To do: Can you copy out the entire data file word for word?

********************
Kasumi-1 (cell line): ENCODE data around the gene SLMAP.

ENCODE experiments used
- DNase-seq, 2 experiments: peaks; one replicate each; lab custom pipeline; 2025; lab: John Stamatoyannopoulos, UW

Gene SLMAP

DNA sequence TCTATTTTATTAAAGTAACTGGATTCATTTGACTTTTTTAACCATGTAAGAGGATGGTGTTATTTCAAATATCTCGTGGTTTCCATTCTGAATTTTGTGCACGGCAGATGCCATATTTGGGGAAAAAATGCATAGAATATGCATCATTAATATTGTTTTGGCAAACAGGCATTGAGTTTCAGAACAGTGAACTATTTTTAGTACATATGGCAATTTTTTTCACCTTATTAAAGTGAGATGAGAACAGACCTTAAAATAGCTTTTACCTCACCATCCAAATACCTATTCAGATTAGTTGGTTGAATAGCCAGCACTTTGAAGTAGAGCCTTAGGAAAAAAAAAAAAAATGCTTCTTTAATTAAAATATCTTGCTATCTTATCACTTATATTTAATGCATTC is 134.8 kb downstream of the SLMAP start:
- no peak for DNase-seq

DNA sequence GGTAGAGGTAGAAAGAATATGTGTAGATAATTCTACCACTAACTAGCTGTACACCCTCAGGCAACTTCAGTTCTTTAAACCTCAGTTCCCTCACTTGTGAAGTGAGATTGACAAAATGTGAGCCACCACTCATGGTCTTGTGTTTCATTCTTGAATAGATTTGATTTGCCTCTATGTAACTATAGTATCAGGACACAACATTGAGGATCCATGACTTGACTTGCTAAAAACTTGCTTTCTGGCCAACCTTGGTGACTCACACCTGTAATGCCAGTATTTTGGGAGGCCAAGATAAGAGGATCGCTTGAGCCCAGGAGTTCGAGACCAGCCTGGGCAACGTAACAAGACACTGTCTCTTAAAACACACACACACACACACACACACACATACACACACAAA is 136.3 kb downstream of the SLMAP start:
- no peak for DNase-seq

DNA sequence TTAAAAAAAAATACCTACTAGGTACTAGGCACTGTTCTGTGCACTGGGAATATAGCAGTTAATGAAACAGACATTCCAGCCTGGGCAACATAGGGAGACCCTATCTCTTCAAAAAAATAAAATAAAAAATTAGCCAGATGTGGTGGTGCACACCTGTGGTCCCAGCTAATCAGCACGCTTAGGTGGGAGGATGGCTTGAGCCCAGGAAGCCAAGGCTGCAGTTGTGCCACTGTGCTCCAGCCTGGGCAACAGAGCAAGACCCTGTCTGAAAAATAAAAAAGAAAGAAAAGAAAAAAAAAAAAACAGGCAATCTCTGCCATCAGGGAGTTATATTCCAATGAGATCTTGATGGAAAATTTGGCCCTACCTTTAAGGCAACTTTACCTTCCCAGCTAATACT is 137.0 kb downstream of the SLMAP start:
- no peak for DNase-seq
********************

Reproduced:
Kasumi-1 (cell line): ENCODE data around the gene SLMAP.

ENCODE experiments used
- DNase-seq, 2 experiments: peaks; one replicate each; lab custom pipeline; 2025; lab: John Stamatoyannopoulos, UW

Gene SLMAP

DNA sequence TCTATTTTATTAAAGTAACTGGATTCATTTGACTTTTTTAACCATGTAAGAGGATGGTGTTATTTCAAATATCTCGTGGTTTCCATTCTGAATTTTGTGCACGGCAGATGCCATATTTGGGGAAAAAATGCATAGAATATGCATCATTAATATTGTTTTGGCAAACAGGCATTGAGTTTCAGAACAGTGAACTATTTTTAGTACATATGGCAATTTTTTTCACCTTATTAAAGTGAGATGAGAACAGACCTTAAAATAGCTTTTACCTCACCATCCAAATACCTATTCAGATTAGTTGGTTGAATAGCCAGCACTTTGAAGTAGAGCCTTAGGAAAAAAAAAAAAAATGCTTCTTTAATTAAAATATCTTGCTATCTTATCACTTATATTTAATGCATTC is 134.8 kb downstream of the SLMAP start:
- no peak for DNase-seq

DNA sequence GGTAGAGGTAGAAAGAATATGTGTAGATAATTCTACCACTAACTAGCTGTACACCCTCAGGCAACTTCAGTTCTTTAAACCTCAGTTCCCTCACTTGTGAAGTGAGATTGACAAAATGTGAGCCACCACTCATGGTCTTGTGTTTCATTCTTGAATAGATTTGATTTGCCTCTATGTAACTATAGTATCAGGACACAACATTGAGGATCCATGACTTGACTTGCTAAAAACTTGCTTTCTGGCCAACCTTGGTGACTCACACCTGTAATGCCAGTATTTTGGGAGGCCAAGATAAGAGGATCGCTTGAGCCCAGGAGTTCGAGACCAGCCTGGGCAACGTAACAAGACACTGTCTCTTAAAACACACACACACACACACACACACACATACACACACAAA is 136.3 kb downstream of the SLMAP start:
- no peak for DNase-seq

DNA sequence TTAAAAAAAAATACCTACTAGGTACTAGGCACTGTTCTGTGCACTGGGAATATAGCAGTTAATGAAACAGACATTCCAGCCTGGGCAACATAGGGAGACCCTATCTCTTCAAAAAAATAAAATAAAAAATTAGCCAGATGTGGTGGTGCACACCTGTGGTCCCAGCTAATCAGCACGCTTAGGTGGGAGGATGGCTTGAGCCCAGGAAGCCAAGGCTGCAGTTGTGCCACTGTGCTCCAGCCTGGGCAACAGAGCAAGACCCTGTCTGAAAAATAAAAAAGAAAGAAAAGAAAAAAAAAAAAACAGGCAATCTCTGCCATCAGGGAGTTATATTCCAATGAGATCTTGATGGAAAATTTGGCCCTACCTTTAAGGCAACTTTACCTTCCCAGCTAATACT is 137.0 kb downstream of the SLMAP start:
- no peak for DNase-seq